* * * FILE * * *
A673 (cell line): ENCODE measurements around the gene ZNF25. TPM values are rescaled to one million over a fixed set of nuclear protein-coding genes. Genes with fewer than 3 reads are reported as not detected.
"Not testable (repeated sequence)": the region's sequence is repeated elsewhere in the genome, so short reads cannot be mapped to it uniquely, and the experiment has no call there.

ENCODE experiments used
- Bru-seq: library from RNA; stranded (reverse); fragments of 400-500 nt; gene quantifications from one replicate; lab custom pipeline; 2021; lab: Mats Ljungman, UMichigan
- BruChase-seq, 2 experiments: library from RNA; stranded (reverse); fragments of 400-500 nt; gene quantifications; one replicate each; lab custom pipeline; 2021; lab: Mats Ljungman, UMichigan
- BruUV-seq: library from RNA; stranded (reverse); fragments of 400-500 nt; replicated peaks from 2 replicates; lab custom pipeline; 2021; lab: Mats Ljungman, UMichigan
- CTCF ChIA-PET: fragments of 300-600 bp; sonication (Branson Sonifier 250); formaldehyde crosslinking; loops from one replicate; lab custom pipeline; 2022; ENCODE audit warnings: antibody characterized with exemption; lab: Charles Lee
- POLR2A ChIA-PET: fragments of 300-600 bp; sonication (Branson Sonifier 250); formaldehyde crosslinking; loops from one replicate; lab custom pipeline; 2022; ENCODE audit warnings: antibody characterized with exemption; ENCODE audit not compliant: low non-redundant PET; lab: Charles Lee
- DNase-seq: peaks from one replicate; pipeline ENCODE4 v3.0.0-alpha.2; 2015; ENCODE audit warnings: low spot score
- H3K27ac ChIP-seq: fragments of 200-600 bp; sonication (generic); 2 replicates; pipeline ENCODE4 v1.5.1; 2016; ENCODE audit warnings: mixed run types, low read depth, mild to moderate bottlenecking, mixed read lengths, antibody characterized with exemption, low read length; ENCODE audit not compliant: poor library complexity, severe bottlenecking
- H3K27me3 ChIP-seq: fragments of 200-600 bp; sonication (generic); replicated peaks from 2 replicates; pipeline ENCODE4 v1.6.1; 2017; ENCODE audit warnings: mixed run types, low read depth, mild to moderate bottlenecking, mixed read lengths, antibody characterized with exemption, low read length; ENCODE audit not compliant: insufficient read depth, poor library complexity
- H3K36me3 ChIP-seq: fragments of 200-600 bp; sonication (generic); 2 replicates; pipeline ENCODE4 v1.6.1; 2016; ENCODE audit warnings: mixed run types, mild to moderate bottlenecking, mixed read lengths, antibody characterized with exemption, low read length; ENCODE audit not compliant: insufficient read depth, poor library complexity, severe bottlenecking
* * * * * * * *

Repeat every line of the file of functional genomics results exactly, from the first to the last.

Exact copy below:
A673 (cell line): ENCODE measurements around the gene ZNF25. TPM values are rescaled to one million over a fixed set of nuclear protein-coding genes. Genes with fewer than 3 reads are reported as not detected.
"Not testable (repeated sequence)": the region's sequence is repeated elsewhere in the genome, so short reads cannot be mapped to it uniquely, and the experiment has no call there.

ENCODE experiments used
- Bru-seq: library from RNA; stranded (reverse); fragments of 400-500 nt; gene quantifications from one replicate; lab custom pipeline; 2021; lab: Mats Ljungman, UMichigan
- BruChase-seq, 2 experiments: library from RNA; stranded (reverse); fragments of 400-500 nt; gene quantifications; one replicate each; lab custom pipeline; 2021; lab: Mats Ljungman, UMichigan
- BruUV-seq: library from RNA; stranded (reverse); fragments of 400-500 nt; replicated peaks from 2 replicates; lab custom pipeline; 2021; lab: Mats Ljungman, UMichigan
- CTCF ChIA-PET: fragments of 300-600 bp; sonication (Branson Sonifier 250); formaldehyde crosslinking; loops from one replicate; lab custom pipeline; 2022; ENCODE audit warnings: antibody characterized with exemption; lab: Charles Lee
- POLR2A ChIA-PET: fragments of 300-600 bp; sonication (Branson Sonifier 250); formaldehyde crosslinking; loops from one replicate; lab custom pipeline; 2022; ENCODE audit warnings: antibody characterized with exemption; ENCODE audit not compliant: low non-redundant PET; lab: Charles Lee
- DNase-seq: peaks from one replicate; pipeline ENCODE4 v3.0.0-alpha.2; 2015; ENCODE audit warnings: low spot score
- H3K27ac ChIP-seq: fragments of 200-600 bp; sonication (generic); 2 replicates; pipeline ENCODE4 v1.5.1; 2016; ENCODE audit warnings: mixed run types, low read depth, mild to moderate bottlenecking, mixed read lengths, antibody characterized with exemption, low read length; ENCODE audit not compliant: poor library complexity, severe bottlenecking
- H3K27me3 ChIP-seq: fragments of 200-600 bp; sonication (generic); replicated peaks from 2 replicates; pipeline ENCODE4 v1.6.1; 2017; ENCODE audit warnings: mixed run types, low read depth, mild to moderate bottlenecking, mixed read lengths, antibody characterized with exemption, low read length; ENCODE audit not compliant: insufficient read depth, poor library complexity
- H3K36me3 ChIP-seq: fragments of 200-600 bp; sonication (generic); 2 replicates; pipeline ENCODE4 v1.6.1; 2016; ENCODE audit warnings: mixed run types, mild to moderate bottlenecking, mixed read lengths, antibody characterized with exemption, low read length; ENCODE audit not compliant: insufficient read depth, poor library complexity, severe bottlenecking